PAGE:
Wednesday, July 22, 2009
Fit the Fifth, Page 36, Panel 3 … nothin’ could be finer, jubjub in a diner
“Its flavour when cooked is more exquisite far
Than mutton, or oysters, or eggs:
(Some think it keeps best in an ivory jar,
And some, in mahogany kegs:)
One can never have enough of a jolly, good Snark hunt, don’t you agree? The fresh country air, the Protosurrealist scenery, the anapaestic hurly-burly of one’s fellow Snarquistadores baying after their prey, it all gives one such an appetite!
Naturally, no Snark hunt is complete without a bit of Jubjub taken al fresco whilst in the saddle. Cooked Jubjub is both palatable and highly nutritious, coyly hinting as it does to three-quarters of the Classical Four Elements : earth in the form of mutton, water in the form of oysters and air in the form of the eggs of some unspecified bird. The fourth and final element of fire could easily be supplied by the judicious application of some spicy condiment or chutney.
If Lewis Carroll were alive, he would certainly agree with you when you assert that this poetic reference (a milestone in Victorian Table Verse) to mutton, oyster and eggs makes these gustatorially implicit items into allegorical symbols of themselves. This is a subtle point indeed, so subtle that I’ll skip over the boring old meat-and-two-vegs-reasoning and head straight for the more exciting porto-and-coffee-conclusion, as it were.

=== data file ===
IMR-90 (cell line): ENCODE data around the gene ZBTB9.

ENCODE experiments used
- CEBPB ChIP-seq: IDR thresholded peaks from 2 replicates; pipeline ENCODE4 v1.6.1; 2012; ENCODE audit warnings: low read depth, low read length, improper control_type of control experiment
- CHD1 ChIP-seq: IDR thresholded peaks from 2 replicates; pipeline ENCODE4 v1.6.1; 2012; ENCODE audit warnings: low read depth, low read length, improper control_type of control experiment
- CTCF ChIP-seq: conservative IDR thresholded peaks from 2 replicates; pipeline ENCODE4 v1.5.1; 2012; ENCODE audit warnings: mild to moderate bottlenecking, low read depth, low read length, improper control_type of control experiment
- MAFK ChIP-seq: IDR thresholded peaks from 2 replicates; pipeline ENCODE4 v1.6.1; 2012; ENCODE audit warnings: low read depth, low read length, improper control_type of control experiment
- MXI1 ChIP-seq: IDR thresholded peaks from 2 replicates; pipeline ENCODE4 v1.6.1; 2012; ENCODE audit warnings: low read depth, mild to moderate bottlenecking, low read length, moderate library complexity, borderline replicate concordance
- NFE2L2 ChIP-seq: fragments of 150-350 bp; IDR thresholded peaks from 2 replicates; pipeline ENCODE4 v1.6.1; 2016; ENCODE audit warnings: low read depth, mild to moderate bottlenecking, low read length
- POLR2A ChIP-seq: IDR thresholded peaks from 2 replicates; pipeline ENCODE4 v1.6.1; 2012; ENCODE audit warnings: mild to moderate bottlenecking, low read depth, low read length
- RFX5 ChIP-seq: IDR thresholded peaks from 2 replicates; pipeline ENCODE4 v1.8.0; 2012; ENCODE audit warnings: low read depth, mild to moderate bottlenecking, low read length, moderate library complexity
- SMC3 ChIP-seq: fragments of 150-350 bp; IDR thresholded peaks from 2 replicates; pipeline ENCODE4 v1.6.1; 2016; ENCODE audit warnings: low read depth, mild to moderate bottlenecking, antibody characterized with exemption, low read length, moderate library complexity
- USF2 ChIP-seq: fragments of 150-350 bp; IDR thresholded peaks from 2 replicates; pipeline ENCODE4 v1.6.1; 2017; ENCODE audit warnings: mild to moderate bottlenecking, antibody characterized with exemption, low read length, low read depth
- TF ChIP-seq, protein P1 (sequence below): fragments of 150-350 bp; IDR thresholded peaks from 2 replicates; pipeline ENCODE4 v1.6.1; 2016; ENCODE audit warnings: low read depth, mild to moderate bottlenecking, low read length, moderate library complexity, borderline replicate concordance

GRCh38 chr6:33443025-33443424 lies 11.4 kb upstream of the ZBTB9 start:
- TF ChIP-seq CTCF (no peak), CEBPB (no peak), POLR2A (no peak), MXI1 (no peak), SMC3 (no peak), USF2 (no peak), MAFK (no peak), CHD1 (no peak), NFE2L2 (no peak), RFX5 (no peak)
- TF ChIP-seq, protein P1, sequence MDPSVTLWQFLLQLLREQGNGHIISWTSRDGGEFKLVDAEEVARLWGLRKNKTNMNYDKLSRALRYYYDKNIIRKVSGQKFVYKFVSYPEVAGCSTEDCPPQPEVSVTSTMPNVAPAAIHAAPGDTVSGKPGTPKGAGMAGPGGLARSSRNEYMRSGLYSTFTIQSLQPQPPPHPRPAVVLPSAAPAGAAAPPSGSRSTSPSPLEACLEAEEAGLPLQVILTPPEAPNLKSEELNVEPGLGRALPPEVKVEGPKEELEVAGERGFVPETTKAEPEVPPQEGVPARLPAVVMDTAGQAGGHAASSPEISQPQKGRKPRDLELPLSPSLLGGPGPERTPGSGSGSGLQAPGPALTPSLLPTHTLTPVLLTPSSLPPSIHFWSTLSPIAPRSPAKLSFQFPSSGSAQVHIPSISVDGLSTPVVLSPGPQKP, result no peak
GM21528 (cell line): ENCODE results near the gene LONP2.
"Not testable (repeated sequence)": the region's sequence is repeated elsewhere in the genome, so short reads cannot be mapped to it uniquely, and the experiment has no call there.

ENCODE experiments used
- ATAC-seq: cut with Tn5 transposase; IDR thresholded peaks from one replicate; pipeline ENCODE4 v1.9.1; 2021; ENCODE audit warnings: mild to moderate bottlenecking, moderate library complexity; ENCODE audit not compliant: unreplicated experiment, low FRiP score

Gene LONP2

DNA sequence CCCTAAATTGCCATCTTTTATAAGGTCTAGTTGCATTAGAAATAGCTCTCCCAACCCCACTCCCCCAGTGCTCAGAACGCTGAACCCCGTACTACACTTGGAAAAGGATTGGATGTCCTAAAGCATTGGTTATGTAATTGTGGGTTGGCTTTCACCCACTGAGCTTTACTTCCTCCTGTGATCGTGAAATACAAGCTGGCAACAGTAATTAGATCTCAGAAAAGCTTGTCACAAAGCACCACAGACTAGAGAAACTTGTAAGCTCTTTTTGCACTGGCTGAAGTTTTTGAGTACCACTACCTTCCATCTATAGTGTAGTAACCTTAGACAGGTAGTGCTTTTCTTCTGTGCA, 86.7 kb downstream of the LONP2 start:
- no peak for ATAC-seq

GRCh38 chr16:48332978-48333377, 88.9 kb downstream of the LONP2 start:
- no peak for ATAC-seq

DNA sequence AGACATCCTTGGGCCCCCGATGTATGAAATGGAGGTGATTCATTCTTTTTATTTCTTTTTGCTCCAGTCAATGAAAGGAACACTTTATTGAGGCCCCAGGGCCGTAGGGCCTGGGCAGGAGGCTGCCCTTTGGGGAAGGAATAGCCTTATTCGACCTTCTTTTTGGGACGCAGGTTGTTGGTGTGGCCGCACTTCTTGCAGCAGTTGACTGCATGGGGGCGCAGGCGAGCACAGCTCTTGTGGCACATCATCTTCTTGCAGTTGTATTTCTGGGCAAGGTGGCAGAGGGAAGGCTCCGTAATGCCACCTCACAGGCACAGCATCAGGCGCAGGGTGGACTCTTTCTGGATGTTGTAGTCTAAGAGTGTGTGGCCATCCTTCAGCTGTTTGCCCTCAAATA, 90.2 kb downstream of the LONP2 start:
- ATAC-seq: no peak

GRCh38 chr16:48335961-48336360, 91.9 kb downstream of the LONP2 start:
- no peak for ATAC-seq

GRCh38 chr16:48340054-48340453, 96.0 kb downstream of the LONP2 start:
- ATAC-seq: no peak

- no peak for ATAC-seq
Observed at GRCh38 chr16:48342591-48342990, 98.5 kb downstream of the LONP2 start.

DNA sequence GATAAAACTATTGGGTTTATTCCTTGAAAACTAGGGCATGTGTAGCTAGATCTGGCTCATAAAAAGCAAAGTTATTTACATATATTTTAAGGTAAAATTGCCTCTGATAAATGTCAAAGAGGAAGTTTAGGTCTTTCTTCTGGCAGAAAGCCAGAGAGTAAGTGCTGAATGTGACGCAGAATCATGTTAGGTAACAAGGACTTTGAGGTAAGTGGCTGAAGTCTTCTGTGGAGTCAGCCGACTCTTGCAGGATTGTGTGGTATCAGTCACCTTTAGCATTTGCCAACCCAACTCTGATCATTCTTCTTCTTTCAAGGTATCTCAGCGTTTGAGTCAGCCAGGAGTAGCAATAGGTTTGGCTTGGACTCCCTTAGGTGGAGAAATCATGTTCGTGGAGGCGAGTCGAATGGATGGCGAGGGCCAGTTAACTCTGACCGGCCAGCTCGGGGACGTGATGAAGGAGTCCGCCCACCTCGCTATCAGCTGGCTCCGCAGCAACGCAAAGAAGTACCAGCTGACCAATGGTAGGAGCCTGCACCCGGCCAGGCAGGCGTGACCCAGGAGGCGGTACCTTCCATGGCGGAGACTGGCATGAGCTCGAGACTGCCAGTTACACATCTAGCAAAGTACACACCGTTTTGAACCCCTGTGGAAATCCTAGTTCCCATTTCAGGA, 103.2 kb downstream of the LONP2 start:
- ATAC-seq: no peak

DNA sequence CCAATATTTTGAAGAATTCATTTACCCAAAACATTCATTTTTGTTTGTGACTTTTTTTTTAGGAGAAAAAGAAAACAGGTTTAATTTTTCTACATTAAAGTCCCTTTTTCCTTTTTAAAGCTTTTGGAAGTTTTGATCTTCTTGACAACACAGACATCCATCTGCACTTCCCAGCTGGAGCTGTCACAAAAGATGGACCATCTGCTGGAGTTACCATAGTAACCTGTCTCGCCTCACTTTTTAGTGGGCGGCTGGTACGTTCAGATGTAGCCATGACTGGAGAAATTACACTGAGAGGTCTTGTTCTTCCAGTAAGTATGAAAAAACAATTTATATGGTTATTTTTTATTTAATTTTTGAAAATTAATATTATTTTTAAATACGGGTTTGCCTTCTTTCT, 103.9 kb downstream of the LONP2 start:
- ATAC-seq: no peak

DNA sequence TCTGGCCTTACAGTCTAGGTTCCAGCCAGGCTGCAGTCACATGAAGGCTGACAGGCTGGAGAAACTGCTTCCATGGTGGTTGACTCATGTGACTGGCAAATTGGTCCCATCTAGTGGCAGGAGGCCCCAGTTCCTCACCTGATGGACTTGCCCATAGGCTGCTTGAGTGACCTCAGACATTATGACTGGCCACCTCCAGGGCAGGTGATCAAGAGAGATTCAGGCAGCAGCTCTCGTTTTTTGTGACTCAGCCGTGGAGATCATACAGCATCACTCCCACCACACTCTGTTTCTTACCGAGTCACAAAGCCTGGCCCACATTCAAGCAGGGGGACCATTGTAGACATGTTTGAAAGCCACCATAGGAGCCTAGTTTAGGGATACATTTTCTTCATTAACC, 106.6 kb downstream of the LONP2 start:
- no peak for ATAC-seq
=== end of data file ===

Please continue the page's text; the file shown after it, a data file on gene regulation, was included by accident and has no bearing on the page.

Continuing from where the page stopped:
Symbols which refer to themselves are called "reality" by certain smarty-pants metaphysicans. These sort of crackerjack thinkers would point out that the mutton-oysters-eggs-thingy is subset within a Jubjub which is itself subset within the ivory jars and mahogany kegs, the latter containers being diametrically opposed in coloring, another indication that Something Fishy Is Going On Here.
Unfortunately, Lewis Carroll is not alive and hence unable to agree with all of the above. In fact, his lack of Reality makes him feel a bit unagreeable and even disagreeable with all this alimentontological twaddle you’re going on with. In fact, he’s feeling rather queasy and unsettled with the whole business and my goodness, I think that he’s going to faint! Quick, call the management while I relieve Mr. Carroll of the weight of his wallet upon his chest.
Poor fellow, struck down in his prime and not a moment too soon! It must have been the Jubjub — look at the expiration date! Good lord, man, this Jubjub’s nearly 133 years old! Why, it’s not even second-grade-fresh! Slow food, indeed! Criminally slow, I’d say!